Catchy Names Nab Bank Robbers
Name That Bank Robber
Catchy Monikers Help Nab Culprits
|The "Ponytail Bandit" is wanted for bank
robberies in Texas, California, and
We call her the “Ponytail Bandit.” She’s a pretty young woman whose shoulder-length blonde ponytail sprouts from the back of her baseball cap in images captured by banks she allegedly robbed in three states in May. In each case she approaches bank tellers, demands money, and then waits, arms crossed, slouching slightly, as tellers comply.
That she doesn’t seem to fit the stereotype of a bank robber—brazen, masked, gun-slinging—has drawn a lot of interest in her story, whatever it may be. But the bottom line is the woman captured on grainy bank surveillance tapes in Texas, California, and Washington is a bank robber committing a crime.
With her distinguishing moniker, the “Ponytail Bandit” joins the ranks of hundreds of other bank robbers sought or captured by the FBI and local law enforcement agencies. We play a direct or indirect role in all bank robbery investigations and compile detailed statistics on bank and armored car heists, which last year amounted to more than $72 million in stolen loot.
Here’s a look at a few creative ways we’re working with local authorities and banks to catch robbers or prevent heists before they happen:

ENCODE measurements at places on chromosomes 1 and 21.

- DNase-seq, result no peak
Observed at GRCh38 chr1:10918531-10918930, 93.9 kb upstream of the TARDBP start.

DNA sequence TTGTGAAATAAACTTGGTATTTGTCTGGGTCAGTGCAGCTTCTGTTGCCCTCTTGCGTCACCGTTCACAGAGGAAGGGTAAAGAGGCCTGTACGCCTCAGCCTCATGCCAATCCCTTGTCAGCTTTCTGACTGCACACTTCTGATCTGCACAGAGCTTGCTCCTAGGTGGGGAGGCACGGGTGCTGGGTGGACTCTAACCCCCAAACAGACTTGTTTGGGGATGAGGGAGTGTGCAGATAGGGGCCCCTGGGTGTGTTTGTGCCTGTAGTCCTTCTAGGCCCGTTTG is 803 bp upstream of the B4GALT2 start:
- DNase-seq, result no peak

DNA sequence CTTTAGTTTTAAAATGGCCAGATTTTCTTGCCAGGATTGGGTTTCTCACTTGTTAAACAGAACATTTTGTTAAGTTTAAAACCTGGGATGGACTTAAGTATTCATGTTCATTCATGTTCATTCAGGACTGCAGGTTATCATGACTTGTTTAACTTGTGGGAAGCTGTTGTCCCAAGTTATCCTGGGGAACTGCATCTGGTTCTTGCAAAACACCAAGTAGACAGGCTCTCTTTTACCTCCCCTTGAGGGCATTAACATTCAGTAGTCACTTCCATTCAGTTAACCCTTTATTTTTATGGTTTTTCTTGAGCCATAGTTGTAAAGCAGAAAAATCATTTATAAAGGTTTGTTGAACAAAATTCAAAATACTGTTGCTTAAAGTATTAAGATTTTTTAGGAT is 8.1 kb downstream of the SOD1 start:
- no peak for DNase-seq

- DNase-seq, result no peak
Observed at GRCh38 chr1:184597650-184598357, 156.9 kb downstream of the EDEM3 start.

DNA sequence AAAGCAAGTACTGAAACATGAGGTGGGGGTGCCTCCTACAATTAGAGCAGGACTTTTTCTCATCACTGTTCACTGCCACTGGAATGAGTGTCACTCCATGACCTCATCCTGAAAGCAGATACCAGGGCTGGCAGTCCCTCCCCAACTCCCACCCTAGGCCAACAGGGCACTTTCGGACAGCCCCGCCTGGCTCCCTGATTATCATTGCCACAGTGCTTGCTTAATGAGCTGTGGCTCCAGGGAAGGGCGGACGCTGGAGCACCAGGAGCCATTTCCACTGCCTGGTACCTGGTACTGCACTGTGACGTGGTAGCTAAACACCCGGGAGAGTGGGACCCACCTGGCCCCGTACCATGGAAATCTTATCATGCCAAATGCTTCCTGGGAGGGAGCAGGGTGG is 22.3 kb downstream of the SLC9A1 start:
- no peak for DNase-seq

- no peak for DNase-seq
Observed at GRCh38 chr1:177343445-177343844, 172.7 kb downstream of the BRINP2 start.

- In Baltimore, Special Agent Jeff Cisar worked with public and private entities last year to create a website specifically to spotlight suspected bank robbers in the Baltimore, Washington, D.C., and Northern Virginia regions. The site, bankbandits.org, is seeded with a catalog of surveillance images from area bank robberies and offers a way to provide tips online.
- In Los Angeles, Special Agent Stephen May took a page from Agent Cisar’s playbook and, through partnerships with other agencies, created labankrobbers.org, which covers seven counties in Southern California. The site, like Baltimore’s, features dozens of still surveillance images, as well as a category of “serial bandits” distinguished by colorful monikers assigned by Agent May—“Bad Rug Bandit,” “Banana Bandit,” “Paparazzi Bandit.”
- In Seattle, Special Agent Larry Carr is the man behind some of the most unique names assigned to bank robbers—“Attila the Bun,” “Groundhog Day Bandit,” Hollywood Bandit.” The catchy names serve dual purposes—a hook for media attention to help solve robberies and a tool to help investigators track serial suspects. Meanwhile, to help prevent bank robberies in the first place, Agent Carr developed a tactic designed to put potential robbers on their heels—shower them with immediate personal service. Agent Carr’s “Operation Safecatch” tutors bank employees on how to recognize potential trouble and then take action—which in many cases simply means breaking the ice with a “customer” before they get their nerve up to act. Carr credits the tactic, which throws potential robbers off their game plans, for a recent drop in bank robberies in the Seattle area.
Agent Cisar in Baltimore said the push to catch bank robbers by posting all of their images on the Net has been effective—both in leading to captures and aiding local police investigators and private industry in an era of tightening resources.
“We want everyone looking at these sites,” he said. “You might recognize someone. You just never know.”
- 2006 Bank Crime Statistics